Sunday, October 30, 2005

Dyson visits Google

George Dyson paid a visit to Google's headquarters in California and, luckily for us, he wrote a fascinating essay about it.

We can divide the computational universe into three sectors: computable problems; non-computable problems (that can be given a finite, exact description but have no effective procedure to deliver a definite result); and, finally, questions whose answers are, in principle, computable, but that, in practice, we are unable to ask in unambiguous language that computers can understand.

We do most of our computing in the first sector, but we do most of our living (and thinking) in the third. In the real world, most of the time, finding an answer is easier than defining the question. It's easier to draw something that looks like a cat, for instance, than to describe what, exactly, makes something look like a cat. A child scribbles indiscriminately, and eventually something appears that resembles a cat. A solution finds the problem, not the other way around. The world starts making sense, and the meaningless scribbles (and a huge number of neurons) are left behind.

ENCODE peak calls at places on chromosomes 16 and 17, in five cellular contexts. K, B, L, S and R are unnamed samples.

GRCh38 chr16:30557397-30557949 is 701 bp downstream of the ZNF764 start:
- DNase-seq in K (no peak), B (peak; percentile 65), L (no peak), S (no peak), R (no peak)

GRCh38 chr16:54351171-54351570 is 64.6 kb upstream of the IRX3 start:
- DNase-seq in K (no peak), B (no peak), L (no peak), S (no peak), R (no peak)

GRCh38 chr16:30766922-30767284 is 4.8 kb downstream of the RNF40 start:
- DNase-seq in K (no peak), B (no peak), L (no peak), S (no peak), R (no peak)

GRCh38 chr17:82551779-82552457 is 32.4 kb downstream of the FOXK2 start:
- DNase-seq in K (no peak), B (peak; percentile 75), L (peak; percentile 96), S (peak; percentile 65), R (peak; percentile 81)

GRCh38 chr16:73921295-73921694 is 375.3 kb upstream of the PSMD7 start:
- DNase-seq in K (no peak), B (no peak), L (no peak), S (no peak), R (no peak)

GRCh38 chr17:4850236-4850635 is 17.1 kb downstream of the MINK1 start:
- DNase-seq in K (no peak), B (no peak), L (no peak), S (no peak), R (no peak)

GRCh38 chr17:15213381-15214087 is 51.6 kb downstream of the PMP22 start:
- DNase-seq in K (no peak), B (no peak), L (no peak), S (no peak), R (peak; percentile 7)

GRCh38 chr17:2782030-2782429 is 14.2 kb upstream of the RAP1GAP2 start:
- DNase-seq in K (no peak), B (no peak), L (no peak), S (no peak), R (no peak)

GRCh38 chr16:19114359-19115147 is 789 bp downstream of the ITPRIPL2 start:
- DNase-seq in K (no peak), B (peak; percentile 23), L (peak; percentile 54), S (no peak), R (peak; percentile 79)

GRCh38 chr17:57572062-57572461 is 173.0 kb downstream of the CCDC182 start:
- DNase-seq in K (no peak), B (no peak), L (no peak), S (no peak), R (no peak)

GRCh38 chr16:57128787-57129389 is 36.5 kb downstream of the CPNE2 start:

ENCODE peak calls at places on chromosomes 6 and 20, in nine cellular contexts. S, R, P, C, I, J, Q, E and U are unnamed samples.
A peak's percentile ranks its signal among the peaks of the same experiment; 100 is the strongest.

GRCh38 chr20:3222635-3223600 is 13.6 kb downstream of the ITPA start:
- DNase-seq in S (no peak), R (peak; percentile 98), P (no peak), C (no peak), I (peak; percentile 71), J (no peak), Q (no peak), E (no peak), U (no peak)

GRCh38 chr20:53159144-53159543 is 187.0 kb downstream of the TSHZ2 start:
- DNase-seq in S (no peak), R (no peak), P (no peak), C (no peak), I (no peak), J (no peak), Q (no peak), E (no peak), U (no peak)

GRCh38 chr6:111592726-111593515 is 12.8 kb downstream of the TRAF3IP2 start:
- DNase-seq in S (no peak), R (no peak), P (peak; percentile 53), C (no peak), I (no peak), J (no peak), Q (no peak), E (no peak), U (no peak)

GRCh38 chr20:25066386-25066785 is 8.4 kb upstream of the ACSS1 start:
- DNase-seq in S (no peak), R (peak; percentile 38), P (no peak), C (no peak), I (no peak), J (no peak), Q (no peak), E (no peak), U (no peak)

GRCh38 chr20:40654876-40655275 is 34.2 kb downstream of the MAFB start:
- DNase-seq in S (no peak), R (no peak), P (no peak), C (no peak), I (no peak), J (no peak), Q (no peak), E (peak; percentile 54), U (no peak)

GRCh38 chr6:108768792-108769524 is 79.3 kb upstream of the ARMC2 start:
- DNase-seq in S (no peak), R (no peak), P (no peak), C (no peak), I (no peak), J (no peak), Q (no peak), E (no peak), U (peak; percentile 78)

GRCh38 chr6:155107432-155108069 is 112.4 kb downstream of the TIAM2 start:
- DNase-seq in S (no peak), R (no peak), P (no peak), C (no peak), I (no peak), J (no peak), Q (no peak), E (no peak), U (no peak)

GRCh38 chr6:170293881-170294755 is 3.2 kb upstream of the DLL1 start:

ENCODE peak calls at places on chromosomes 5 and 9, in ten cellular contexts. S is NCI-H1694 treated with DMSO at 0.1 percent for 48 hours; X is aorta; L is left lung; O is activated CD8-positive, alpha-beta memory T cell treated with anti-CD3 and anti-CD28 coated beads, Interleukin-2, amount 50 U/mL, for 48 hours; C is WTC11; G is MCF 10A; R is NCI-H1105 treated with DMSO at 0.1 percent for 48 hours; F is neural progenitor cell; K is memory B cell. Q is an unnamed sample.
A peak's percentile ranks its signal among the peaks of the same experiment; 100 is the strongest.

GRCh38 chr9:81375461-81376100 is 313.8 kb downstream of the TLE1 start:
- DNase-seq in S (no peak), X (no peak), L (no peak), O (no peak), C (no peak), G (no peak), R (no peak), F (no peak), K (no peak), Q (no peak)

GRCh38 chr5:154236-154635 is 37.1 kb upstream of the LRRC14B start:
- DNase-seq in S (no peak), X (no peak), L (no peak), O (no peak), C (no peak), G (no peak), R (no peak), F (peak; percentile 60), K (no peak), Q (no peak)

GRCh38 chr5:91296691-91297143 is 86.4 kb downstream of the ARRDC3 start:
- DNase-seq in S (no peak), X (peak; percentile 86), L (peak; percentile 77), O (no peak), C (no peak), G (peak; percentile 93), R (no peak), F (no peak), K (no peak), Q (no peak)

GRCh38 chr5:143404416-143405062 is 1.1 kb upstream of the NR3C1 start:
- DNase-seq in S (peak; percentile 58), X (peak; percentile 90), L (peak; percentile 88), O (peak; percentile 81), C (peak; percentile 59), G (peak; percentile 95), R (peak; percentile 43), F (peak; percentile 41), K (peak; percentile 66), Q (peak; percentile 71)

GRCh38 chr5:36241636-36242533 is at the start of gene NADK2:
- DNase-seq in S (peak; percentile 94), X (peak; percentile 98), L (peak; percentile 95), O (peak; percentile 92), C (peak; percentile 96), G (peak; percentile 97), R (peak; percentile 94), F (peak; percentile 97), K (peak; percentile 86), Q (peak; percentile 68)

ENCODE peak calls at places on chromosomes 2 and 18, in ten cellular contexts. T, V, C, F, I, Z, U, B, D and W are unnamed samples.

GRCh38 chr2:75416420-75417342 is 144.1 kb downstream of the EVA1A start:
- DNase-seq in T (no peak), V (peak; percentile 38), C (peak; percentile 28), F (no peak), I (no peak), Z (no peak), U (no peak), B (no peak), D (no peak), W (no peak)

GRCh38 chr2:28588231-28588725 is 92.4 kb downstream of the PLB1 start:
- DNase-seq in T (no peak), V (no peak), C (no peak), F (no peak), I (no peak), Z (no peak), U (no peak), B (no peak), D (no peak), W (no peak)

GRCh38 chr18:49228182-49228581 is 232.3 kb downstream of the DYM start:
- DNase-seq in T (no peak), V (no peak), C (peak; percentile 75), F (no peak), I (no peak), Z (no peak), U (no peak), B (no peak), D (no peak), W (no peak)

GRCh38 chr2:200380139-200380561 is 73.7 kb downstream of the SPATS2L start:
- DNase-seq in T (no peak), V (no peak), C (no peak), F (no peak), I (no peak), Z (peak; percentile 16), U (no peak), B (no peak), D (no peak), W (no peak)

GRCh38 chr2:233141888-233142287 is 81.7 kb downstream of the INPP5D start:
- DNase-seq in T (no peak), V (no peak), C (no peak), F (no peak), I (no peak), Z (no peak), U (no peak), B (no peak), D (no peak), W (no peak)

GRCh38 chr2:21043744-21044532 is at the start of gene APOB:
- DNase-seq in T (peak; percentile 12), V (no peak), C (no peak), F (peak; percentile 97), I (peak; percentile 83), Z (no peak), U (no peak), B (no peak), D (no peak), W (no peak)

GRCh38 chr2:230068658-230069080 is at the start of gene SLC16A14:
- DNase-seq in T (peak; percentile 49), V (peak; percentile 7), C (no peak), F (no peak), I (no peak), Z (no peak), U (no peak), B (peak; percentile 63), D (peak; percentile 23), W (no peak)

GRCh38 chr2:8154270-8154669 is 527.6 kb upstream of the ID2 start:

This is why Google works so well. All the answers in the known universe are there, and some very ingenious algorithms are in place to map them to questions that people ask.

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